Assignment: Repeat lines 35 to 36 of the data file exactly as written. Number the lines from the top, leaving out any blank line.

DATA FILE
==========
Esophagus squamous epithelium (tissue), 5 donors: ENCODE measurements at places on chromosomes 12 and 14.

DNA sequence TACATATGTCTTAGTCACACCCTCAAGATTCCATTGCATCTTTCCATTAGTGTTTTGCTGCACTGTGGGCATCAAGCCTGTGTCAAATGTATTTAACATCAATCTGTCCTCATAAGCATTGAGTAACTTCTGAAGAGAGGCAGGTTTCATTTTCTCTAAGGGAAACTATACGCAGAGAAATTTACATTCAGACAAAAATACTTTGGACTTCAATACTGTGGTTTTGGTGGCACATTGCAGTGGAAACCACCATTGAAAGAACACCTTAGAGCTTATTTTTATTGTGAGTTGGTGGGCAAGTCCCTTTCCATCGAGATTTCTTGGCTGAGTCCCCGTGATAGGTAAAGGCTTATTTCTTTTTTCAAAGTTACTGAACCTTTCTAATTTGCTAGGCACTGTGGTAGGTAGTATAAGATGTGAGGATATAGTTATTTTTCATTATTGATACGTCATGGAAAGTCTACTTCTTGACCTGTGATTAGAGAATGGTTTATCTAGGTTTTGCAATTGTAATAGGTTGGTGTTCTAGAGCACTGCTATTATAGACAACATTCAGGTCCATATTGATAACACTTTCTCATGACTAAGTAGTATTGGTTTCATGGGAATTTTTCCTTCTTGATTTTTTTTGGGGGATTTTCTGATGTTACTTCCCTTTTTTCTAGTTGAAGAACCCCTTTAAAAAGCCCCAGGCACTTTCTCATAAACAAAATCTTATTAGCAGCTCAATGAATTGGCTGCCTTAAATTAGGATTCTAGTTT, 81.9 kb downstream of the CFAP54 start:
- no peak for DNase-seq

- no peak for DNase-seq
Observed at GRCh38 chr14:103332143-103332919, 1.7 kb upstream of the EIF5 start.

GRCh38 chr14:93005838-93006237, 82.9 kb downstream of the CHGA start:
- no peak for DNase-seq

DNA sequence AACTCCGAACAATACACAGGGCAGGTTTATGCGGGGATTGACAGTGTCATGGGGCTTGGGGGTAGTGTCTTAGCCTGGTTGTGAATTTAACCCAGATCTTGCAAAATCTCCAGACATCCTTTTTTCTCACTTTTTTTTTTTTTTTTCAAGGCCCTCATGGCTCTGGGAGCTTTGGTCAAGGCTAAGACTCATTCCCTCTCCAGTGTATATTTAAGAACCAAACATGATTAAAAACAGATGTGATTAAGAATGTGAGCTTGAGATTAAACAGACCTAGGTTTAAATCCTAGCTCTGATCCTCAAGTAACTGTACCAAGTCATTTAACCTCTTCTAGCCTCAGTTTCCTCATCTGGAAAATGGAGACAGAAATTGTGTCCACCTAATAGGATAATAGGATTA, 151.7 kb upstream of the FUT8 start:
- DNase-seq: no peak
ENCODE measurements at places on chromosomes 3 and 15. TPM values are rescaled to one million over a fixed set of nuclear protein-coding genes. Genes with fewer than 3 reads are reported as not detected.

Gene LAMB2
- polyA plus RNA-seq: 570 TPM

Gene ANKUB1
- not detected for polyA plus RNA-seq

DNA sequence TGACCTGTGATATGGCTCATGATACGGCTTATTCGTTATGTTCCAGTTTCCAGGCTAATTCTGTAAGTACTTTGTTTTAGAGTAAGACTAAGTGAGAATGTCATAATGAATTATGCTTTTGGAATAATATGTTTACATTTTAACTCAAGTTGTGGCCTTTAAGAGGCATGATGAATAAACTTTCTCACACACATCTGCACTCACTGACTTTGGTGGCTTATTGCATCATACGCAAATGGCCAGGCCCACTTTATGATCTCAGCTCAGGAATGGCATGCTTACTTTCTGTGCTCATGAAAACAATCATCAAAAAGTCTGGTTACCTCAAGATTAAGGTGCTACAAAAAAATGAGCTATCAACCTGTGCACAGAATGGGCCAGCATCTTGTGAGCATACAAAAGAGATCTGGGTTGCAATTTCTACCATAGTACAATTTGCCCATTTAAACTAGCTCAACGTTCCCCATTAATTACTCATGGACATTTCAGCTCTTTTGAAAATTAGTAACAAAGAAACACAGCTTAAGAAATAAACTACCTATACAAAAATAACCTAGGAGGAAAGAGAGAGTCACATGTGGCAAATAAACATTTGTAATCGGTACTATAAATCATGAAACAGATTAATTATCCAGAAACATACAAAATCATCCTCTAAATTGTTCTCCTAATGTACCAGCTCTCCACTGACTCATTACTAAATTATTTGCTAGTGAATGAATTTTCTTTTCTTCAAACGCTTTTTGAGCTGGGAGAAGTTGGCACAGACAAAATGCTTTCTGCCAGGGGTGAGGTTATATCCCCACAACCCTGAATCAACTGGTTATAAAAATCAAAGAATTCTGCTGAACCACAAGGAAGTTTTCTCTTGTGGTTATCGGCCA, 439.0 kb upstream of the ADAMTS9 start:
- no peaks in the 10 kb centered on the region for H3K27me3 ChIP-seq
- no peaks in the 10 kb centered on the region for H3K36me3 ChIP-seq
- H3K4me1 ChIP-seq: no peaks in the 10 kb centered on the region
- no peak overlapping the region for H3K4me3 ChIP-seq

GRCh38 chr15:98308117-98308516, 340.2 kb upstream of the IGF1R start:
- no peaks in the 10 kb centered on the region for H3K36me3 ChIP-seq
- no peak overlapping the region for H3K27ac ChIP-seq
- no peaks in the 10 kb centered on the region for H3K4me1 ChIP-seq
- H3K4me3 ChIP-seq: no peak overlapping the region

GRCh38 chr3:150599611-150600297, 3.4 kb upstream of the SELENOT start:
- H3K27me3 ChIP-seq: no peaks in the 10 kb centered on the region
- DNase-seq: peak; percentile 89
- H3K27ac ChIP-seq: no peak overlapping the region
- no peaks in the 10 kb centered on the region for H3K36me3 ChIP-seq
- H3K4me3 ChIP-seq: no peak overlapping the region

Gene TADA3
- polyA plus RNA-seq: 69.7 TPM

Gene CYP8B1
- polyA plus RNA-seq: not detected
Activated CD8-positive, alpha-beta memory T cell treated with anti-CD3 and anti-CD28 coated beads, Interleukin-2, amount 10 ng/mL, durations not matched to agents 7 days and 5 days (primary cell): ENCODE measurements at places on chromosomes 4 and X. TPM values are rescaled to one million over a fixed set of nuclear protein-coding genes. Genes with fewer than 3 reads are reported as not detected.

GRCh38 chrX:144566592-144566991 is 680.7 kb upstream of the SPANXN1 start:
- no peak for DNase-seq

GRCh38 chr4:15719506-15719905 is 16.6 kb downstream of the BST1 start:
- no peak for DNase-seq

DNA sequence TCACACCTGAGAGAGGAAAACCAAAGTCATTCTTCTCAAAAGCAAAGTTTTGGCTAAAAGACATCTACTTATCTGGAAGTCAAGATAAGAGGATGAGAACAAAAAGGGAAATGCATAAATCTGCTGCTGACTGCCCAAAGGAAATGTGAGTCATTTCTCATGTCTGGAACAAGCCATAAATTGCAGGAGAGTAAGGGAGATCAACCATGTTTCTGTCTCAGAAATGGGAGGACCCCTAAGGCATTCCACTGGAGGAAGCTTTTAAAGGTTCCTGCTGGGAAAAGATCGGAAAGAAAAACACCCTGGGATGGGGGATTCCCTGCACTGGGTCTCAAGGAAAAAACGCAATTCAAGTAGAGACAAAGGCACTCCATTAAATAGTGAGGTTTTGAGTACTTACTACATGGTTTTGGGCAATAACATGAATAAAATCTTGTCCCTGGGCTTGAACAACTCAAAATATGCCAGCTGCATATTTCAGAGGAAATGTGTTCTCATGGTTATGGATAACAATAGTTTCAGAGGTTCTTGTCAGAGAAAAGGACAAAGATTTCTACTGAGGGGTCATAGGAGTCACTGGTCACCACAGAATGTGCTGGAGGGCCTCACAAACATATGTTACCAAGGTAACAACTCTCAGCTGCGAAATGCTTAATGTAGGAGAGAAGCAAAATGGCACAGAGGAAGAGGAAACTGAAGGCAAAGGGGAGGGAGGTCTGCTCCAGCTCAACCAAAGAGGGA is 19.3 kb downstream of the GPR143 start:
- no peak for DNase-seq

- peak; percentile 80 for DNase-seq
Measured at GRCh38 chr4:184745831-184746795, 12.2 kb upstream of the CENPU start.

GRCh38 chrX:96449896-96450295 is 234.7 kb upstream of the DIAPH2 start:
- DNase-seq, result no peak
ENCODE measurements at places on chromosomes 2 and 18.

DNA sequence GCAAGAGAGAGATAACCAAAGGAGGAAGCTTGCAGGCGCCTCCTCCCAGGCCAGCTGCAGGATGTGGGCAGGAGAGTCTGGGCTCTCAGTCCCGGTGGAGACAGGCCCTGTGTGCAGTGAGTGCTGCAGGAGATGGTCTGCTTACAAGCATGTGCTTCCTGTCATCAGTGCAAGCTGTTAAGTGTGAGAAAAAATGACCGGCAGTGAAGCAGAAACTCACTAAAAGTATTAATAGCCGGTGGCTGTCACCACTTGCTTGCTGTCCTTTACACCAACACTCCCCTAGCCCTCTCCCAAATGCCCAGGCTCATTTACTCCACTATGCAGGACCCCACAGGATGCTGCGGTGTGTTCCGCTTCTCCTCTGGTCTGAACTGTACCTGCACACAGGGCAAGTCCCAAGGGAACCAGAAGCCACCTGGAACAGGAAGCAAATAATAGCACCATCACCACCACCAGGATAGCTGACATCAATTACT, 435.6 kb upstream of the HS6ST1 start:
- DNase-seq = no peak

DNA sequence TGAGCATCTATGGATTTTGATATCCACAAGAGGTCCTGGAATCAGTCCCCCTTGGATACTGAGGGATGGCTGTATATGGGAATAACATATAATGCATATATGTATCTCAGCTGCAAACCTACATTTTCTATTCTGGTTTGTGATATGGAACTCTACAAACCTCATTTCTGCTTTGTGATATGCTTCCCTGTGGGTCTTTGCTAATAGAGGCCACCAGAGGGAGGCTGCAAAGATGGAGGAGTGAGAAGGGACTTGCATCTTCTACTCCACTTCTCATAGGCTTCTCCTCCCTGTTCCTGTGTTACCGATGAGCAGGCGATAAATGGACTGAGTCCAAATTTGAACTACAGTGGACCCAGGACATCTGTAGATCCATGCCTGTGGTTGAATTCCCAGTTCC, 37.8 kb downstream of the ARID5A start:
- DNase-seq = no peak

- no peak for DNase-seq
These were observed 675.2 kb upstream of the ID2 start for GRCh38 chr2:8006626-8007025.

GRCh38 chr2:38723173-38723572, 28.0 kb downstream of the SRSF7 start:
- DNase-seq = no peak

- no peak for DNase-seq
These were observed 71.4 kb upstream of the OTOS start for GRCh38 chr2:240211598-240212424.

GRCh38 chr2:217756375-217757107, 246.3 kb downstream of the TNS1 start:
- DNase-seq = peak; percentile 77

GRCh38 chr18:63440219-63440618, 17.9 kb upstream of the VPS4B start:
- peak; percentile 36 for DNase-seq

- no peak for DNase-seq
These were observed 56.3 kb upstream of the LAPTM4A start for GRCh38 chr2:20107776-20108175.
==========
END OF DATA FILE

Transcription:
Activated CD8-positive, alpha-beta memory T cell treated with anti-CD3 and anti-CD28 coated beads, Interleukin-2, amount 10 ng/mL, durations not matched to agents 7 days and 5 days (primary cell): ENCODE measurements at places on chromosomes 4 and X. TPM values are rescaled to one million over a fixed set of nuclear protein-coding genes. Genes with fewer than 3 reads are reported as not detected.

GRCh38 chrX:144566592-144566991 is 680.7 kb upstream of the SPANXN1 start: